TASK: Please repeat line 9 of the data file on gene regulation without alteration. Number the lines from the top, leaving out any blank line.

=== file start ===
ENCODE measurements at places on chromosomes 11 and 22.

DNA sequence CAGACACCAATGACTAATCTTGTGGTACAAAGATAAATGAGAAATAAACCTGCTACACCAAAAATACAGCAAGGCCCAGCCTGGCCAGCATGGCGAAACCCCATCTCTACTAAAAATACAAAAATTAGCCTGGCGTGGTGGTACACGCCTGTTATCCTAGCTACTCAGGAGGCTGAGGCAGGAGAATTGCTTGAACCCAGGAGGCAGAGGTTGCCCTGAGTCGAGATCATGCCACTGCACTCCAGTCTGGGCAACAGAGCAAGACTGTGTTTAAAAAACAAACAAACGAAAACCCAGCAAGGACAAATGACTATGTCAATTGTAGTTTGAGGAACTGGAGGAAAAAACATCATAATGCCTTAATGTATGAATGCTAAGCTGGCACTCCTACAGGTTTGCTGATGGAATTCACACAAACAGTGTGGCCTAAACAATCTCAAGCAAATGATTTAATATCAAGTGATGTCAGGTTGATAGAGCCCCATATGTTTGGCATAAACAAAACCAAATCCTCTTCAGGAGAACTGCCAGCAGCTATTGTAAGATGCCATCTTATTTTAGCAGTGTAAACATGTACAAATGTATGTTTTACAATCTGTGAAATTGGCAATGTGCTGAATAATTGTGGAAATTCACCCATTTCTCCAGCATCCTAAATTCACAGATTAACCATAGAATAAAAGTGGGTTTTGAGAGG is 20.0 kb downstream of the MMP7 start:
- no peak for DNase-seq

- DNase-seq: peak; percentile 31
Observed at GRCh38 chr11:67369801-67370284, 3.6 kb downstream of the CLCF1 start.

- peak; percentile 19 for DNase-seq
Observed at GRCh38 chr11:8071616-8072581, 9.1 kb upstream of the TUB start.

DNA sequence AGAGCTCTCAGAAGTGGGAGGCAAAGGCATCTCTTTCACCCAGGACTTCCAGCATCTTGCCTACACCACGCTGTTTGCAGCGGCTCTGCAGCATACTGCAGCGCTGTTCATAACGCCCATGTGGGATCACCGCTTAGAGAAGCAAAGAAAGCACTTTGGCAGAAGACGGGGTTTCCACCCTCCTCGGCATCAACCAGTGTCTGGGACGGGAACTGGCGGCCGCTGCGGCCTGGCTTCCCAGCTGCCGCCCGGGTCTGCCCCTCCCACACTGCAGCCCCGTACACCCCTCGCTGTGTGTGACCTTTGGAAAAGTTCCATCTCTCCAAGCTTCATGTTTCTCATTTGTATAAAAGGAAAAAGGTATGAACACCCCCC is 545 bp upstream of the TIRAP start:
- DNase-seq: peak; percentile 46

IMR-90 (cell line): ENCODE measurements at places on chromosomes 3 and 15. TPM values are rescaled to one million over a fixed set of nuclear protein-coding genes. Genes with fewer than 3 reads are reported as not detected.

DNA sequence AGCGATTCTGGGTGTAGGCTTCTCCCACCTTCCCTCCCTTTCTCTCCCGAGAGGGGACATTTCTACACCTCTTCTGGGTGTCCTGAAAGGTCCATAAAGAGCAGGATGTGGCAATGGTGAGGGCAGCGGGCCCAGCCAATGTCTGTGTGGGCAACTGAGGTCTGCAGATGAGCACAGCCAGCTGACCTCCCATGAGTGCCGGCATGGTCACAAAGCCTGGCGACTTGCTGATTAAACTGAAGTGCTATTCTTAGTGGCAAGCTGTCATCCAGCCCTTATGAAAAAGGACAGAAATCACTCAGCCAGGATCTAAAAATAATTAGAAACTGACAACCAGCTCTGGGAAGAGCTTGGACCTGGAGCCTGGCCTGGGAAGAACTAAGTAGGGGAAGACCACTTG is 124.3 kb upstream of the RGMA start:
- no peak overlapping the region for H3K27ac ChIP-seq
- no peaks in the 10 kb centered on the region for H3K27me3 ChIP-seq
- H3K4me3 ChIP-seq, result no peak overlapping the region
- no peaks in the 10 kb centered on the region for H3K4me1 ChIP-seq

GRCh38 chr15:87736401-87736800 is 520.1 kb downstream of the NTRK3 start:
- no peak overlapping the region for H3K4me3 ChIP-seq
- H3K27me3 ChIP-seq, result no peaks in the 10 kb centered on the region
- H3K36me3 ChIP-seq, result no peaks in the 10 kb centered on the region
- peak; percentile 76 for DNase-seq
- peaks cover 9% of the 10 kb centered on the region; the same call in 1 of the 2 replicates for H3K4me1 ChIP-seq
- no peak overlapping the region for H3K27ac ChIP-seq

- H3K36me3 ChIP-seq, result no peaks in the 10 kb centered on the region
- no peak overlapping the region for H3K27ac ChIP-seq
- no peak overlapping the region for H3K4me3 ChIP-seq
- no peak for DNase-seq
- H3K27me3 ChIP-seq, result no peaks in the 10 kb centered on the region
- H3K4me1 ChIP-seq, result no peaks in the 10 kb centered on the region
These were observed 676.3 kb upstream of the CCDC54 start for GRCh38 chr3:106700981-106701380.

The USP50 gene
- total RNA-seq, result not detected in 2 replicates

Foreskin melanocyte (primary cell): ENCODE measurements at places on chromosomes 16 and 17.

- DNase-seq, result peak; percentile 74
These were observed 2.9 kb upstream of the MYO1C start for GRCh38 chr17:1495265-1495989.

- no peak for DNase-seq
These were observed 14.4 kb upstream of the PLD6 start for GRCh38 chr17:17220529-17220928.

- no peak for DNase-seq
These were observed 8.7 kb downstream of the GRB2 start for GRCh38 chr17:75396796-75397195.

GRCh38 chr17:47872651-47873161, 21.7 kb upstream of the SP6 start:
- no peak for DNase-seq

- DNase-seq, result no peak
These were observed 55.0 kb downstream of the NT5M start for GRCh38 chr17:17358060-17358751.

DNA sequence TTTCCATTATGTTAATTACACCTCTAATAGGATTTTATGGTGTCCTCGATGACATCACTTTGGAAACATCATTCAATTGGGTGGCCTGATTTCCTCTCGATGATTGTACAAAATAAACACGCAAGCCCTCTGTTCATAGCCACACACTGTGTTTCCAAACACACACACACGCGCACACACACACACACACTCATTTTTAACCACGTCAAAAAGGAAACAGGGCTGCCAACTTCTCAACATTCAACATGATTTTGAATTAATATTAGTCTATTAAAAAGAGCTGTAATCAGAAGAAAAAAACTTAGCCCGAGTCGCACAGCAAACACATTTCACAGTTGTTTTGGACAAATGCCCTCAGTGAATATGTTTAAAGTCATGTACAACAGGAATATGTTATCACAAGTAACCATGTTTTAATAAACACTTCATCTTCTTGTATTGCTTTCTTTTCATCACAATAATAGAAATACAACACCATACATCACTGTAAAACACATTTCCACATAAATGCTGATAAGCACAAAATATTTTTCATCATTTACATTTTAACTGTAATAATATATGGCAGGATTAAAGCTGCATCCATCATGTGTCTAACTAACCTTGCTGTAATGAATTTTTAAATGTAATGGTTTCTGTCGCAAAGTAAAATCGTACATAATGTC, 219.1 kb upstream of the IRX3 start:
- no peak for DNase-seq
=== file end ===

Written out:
- DNase-seq: peak; percentile 46